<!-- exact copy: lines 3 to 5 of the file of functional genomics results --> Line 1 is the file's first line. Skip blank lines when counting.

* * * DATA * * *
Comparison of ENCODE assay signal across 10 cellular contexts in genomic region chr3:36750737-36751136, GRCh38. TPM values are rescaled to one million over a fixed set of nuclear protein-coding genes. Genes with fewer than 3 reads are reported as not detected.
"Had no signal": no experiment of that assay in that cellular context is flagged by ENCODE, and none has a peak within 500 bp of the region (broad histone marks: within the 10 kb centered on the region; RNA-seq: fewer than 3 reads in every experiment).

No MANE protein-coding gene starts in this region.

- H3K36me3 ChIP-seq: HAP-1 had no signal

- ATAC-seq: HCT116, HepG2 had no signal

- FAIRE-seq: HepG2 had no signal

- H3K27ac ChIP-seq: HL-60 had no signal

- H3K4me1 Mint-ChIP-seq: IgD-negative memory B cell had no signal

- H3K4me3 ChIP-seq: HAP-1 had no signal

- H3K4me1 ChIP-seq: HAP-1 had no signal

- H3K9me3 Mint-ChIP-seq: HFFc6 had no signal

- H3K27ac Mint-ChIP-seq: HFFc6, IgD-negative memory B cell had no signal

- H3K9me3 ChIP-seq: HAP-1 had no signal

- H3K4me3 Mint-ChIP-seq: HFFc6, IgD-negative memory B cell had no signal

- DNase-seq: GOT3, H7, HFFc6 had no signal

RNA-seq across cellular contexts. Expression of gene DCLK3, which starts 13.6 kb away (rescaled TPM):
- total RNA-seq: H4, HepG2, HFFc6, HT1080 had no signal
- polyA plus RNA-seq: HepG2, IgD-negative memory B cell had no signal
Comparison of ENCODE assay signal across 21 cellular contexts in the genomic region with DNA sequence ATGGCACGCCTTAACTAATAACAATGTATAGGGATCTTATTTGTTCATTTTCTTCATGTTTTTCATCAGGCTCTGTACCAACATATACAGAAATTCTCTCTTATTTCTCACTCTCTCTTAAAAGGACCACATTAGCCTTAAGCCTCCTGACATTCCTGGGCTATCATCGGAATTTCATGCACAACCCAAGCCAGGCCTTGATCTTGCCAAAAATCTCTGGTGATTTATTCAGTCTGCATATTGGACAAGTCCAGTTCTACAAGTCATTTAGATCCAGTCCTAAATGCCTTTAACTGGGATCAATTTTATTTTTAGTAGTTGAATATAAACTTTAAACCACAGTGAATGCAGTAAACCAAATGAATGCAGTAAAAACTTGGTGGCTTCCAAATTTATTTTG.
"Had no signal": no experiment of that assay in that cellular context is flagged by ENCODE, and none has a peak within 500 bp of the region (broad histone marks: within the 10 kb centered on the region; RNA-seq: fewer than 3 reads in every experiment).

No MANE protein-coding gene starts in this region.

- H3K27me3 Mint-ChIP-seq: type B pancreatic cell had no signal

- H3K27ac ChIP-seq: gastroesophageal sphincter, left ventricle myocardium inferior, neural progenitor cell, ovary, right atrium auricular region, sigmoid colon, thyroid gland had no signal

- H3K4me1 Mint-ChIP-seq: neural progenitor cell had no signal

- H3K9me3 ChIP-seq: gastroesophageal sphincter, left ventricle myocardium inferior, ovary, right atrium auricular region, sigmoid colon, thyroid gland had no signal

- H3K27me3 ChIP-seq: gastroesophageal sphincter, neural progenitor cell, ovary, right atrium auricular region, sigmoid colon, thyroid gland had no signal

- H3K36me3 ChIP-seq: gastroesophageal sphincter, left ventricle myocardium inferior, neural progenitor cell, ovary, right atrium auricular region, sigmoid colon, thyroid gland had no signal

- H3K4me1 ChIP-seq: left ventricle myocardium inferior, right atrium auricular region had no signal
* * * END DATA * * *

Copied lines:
No MANE protein-coding gene starts in this region.

- H3K36me3 ChIP-seq: HAP-1 had no signal

- ATAC-seq: HCT116, HepG2 had no signal